|A New Birth of Freedom: The Day of Jubilee||Previous||Next|
|Digital History ID 3098|
The North's victory in the Civil War produced a social revolution in the South. Four million slaves were freed and a quarter million southern whites had died, one fifth of the male population. $2.5 billion worth of property had been lost.
Slave emancipation did not come in a single moment. In coastal South Carolina and parts of Louisiana and Florida, some slaves gained their freedom as early as the fall of 1861, when Union generals like John C. Fremont, without presidential or Congressional authorization, proclaimed slaves in their conquered districts to be free. During the war, slaves, by the tens of thousands, abandoned their plantations and flocked to Union lines. Black soldiers in the Union Army and their families automatically gained freedom.
Many slaves in Texas did not formally hear about freedom until June 19, 1865, which is why "Juneteenth" continues to be celebrated as emancipation day throughout the Southwest. Many slaves in the border states that remained in the Union--Delaware, Kentucky, Maryland, and Missouri--were not freed until December 1865, eight months after the end of the Civil War, when the 13th Amendment, abolishing slavery, was ratified.
For former slaves, emancipation was a moment of exhilaration, fear, and uncertainty. While some greeted the announcement of freedom with jubilation, others reacted with stunned silence. Responses to the news of emancipation ranged from exhilaration and celebration to incredulity and fear.
In Choctaw County, Mississippi, former slaves whipped a planter named Nat Best to retaliate for his cruelties. In Richmond, Virginia, some 1,500 ex-slaves gathered in the Free African church to sing hymns. A parade in Charleston attracted 10,000 spectators and featured a black-draped coffin bearing the words "Slavery is Dead." A northern journalist met an ex-slave in North Carolina who had walked 600 miles searching for his wife and children who had been sold four years before. But many freed men and women felt a deep uncertainty about their status and rights.
Ex-slaves expressed their newly-won freedom in diverse ways. Many couples, forbidden to marry during slavery, took the opportunity to formalize their unions. Others, who had lived apart from their families on separate plantations, were finally free to reside with their spouses and children. As an expression of their freedom, many freedmen dropped their slave names, adopted new surnames, and insisted on being addressed as "mister" or misses." Many black women withdrew from field labor to care for their families.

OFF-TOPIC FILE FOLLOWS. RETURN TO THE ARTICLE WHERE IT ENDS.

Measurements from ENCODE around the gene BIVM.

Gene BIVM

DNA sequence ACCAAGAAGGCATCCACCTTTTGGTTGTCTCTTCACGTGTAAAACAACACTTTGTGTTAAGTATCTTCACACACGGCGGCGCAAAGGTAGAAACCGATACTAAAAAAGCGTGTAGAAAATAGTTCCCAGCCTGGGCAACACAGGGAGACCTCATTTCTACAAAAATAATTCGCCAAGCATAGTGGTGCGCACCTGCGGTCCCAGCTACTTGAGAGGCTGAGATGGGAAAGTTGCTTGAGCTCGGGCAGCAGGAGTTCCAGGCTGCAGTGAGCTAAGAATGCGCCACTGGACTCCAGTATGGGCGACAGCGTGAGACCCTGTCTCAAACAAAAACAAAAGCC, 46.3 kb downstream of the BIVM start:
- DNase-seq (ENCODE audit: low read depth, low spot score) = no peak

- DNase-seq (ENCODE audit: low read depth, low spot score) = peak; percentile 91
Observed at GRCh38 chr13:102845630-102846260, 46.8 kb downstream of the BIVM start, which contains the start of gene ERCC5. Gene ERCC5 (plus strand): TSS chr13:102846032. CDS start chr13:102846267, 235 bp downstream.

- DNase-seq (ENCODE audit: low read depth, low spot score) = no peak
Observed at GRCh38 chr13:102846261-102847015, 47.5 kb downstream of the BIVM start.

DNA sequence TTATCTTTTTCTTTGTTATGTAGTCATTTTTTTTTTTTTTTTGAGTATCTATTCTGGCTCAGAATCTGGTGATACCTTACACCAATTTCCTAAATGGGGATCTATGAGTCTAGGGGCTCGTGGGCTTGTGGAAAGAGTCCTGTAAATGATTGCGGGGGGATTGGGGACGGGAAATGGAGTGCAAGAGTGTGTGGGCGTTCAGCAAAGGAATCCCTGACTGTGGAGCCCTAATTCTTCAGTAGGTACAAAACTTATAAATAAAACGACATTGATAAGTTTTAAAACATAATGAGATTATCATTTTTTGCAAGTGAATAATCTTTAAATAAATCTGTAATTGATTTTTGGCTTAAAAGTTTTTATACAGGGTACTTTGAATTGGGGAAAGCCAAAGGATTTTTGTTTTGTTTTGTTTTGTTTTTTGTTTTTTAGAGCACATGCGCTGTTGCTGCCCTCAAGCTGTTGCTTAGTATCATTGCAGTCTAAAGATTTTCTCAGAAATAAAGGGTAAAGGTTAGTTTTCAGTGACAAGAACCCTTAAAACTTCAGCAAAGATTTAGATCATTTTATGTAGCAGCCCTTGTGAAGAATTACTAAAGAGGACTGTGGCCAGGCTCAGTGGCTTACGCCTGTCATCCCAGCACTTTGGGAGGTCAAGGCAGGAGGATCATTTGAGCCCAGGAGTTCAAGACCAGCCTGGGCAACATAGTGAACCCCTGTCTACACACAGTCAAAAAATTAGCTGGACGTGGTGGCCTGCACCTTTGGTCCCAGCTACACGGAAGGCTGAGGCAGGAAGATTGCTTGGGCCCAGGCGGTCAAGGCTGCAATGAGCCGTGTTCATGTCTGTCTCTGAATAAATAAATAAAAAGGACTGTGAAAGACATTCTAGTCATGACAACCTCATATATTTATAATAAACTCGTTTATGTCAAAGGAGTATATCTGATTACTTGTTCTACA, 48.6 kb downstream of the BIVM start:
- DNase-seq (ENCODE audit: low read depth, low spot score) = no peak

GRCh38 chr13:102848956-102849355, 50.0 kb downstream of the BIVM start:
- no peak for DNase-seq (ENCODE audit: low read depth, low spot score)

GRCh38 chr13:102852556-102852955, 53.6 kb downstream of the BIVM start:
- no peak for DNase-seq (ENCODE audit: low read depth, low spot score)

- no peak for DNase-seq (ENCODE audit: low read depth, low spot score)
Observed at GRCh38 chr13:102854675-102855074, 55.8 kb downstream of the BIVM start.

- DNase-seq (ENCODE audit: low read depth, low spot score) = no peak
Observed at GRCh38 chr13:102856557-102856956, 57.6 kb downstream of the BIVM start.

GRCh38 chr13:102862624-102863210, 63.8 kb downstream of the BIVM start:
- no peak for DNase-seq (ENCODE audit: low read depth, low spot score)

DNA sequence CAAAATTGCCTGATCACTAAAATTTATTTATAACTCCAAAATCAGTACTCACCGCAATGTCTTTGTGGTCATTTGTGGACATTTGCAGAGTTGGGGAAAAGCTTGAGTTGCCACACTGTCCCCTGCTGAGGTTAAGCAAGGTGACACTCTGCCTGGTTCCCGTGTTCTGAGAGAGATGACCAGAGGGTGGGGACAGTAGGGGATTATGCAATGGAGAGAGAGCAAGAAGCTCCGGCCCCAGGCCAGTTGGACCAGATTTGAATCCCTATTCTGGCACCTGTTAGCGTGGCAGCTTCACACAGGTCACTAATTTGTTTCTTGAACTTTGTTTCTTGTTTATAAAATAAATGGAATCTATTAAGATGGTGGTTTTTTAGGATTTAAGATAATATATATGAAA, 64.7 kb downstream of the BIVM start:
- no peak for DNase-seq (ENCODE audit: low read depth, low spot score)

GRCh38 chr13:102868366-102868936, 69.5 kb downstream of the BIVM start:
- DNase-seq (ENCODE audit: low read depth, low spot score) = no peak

Many ex-slaves left farms or plantations for towns or cities "where freedom was free-er." Across the South, former slaves left white-dominated churches and formed independent black congregations; founded schools; and set up mutual aid societies. They also held freedmen's conventions to air grievances, discuss pressing issues, and press for equal civil and political rights.
Shocked at seeing former slaves transformed into free women and men, many southern whites complained of "betrayal" and "ingratitude" when freedmen left their plantations. Revealing slaveowners' capacity for self-deception, one former master complained that "those we loved best, and who loved us best--as we thought--were the first to leave us."
In many parts of the South, the end of the war was followed by outbursts of white rage. White mobs whipped, clubbed, and murdered ex-slaves. In contrast, the vast majority of former slaves refrained from vengeance against former masters. Instead they struggled to achieve social and independence by forming separate lodges, newspapers, and political organizations.
Reconstruction was a time of testing, when freedmen probed the boundaries and possibilities of freedom. Every aspect of southern life was subject to redefinition, from forms of racial etiquette to the systems of labor that would replace slavery.